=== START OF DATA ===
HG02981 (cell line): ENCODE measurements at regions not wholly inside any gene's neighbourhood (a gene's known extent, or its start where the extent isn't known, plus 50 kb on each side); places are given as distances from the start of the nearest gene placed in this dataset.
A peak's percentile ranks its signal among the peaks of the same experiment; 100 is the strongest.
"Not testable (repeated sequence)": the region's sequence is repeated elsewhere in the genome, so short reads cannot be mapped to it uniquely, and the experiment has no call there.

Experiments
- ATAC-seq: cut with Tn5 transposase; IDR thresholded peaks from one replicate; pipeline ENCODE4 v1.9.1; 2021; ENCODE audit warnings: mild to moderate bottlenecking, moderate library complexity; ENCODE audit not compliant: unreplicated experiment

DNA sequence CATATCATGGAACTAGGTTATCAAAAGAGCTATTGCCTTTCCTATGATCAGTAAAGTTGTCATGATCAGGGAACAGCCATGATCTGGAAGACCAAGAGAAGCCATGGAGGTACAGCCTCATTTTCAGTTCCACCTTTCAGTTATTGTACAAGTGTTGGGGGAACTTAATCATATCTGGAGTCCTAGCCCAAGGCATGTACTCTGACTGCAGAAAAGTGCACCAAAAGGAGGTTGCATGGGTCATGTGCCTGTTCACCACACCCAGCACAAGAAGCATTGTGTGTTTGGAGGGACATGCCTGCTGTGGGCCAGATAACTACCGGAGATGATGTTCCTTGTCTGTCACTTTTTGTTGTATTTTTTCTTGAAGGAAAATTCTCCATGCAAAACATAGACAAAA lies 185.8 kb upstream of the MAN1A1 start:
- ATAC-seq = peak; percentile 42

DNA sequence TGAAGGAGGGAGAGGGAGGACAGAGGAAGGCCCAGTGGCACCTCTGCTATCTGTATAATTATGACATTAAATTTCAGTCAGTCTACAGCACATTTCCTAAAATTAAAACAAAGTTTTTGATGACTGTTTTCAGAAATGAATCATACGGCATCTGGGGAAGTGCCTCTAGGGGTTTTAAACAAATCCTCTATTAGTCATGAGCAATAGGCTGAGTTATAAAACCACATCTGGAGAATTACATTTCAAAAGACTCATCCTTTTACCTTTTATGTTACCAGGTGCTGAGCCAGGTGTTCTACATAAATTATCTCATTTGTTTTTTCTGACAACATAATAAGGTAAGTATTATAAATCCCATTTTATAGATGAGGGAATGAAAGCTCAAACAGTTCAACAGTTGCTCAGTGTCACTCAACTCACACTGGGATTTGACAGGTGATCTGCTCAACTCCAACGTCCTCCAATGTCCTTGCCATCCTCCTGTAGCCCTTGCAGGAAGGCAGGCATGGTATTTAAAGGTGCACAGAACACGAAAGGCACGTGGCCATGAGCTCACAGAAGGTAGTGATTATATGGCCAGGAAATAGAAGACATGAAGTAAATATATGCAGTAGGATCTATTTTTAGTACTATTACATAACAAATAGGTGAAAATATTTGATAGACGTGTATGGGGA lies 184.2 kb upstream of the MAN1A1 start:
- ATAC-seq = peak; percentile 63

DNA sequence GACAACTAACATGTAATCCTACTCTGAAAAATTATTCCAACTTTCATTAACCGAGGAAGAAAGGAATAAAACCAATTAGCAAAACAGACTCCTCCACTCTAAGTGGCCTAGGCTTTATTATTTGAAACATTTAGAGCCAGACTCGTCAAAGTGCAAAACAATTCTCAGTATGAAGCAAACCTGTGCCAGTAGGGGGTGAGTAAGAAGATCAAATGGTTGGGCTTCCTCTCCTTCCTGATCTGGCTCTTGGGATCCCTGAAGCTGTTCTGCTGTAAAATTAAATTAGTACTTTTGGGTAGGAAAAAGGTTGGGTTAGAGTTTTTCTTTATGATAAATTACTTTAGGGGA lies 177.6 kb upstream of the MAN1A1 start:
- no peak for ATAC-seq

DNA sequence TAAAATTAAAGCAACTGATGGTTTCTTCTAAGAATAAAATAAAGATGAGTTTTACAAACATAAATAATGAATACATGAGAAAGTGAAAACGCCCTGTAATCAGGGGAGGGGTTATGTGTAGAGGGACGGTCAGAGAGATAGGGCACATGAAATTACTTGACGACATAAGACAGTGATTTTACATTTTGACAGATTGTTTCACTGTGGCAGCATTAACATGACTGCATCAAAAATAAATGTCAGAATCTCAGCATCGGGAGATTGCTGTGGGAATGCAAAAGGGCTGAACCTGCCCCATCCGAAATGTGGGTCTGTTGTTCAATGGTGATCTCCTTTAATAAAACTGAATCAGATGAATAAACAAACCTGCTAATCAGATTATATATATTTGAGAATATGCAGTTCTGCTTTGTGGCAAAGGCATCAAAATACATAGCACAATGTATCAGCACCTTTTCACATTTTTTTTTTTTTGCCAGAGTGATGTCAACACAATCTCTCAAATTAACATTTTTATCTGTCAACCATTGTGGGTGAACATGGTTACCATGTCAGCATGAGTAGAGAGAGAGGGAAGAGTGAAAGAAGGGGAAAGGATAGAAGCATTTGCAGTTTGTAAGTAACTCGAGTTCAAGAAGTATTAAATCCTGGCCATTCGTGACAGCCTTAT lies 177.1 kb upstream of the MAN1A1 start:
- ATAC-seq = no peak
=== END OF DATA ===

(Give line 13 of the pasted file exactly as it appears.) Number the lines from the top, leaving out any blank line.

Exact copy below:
- ATAC-seq = no peak